You can go to a Denton coffeehouse and listen to a musician playing an instrument that looks like a laptop flying saucer. Art & Seek’s Jerome Weeks reports it’s known as a handpan – and the odd invention and the musician playing it have more than the usual relationship between performer and instrument.
Gracen Lee playing 1:
Gracen Lee playing 2:
Gracen Lee is a 55-year-old Korean immigrant who lives in Denton. Gracen is his stage name as a musician. His given name is Harold Lee. Two years ago, his life more or less blew apart.
“I experienced the death of my marriage,” he says, “and the death of my father in about a three-week period.”
Lee’s father worked for Gulf Oil. He moved the family from South Korea to Houston in 1981. The younger Lee eventually combined his computing skills and the architecture training he got at UT-Austin to create virtual buildings for video games. Lee, his wife and their three sons moved to North Texas, where his wife has family, and Lee got into retail sales.
But then came the divorce and the death of his father in 2017. Lee spent his nights, depressed, scrolling through YouTube videos. Until he came across a person playing something that looked like a steel clamshell.
“Within about 45 seconds into watching that video,” he recalls, “I became obsessed. I stayed up all night long, watching different videos.”
Lee wanted to find one of these instruments, learn how to play it. The sound the instrument makes is clearly percussive. But it’s also ethereal and dreamy, almost as if it’s some ancient temple chime. Turns out, the thing was invented less than 20 years ago by two artists, Felix Rohner and Sabina Schärer – in Switzerland.
“And they patented it and they called it ‘hang’ [pronounced HOH-ng]” Lee says. “And my understanding is that ‘hang’ in that particular dialect in Switzerland means ‘hand.’ They also decided that they were gonna form a company called PANArt.”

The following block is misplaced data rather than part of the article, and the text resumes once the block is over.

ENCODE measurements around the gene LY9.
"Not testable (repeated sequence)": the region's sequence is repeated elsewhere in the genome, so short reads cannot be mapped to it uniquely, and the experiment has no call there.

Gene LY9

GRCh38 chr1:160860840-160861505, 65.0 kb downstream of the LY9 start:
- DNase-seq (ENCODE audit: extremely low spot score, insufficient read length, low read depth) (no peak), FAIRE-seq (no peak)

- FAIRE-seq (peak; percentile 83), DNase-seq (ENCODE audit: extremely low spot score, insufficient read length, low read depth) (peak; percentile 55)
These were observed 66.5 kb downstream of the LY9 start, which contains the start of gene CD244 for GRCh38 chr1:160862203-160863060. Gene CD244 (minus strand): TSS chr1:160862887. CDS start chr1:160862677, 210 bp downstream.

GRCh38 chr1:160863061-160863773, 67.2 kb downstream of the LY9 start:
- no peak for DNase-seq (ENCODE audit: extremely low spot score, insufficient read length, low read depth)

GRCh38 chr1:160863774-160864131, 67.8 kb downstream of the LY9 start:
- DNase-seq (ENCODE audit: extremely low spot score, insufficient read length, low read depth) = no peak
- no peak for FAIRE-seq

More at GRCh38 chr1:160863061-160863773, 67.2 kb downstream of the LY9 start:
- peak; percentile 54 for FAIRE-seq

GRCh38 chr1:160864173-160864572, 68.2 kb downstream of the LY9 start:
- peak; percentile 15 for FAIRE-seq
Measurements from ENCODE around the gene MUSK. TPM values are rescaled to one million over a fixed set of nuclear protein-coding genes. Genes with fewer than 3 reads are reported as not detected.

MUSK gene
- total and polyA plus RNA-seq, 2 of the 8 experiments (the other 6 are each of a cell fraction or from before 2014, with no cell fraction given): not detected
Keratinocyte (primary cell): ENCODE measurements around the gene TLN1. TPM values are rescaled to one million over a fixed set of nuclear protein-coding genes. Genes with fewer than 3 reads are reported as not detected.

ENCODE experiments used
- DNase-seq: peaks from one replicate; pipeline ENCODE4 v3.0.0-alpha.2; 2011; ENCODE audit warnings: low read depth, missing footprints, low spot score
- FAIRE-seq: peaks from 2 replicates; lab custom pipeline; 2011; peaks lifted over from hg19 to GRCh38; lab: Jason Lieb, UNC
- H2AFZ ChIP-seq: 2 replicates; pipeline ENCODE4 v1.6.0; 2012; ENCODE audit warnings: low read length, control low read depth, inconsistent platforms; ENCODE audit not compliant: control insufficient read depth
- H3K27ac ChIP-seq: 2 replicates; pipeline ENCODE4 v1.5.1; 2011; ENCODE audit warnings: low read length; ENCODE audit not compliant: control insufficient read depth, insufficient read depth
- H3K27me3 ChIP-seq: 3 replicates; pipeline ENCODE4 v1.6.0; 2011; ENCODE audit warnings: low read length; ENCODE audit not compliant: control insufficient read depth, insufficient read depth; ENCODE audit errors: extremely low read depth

The story of the hang and how Gracen Lee became North Texas’ leading – that is, perhaps only – public handpan player – both stories are unusual. And connected.
You may have actually seen a hang – it was just called something else. In America, it’s often known as a handpan. But it’s also a hang drum or a steel pan or even a pantam. The original Swiss name, ‘hang,’ is a trademarked term by PANArt – but only in Switzerland. Still, to avoid patent and copyright infringement issues, in 2007, the American company, Pantheon Steel, came up with the name ‘handpan’ (an Israeli distributor later used ‘pantam’). And although the two Swiss artists invented the hang, they clearly drew on the technology inherent in a popular, earlier, folk-created instrument from Trinidad: the steel drum. Technically, steel drums, hand pans and xylophones all belong to the ‘idiophone’ family of instruments. They’re all made of metal that you bang on to cause vibrations.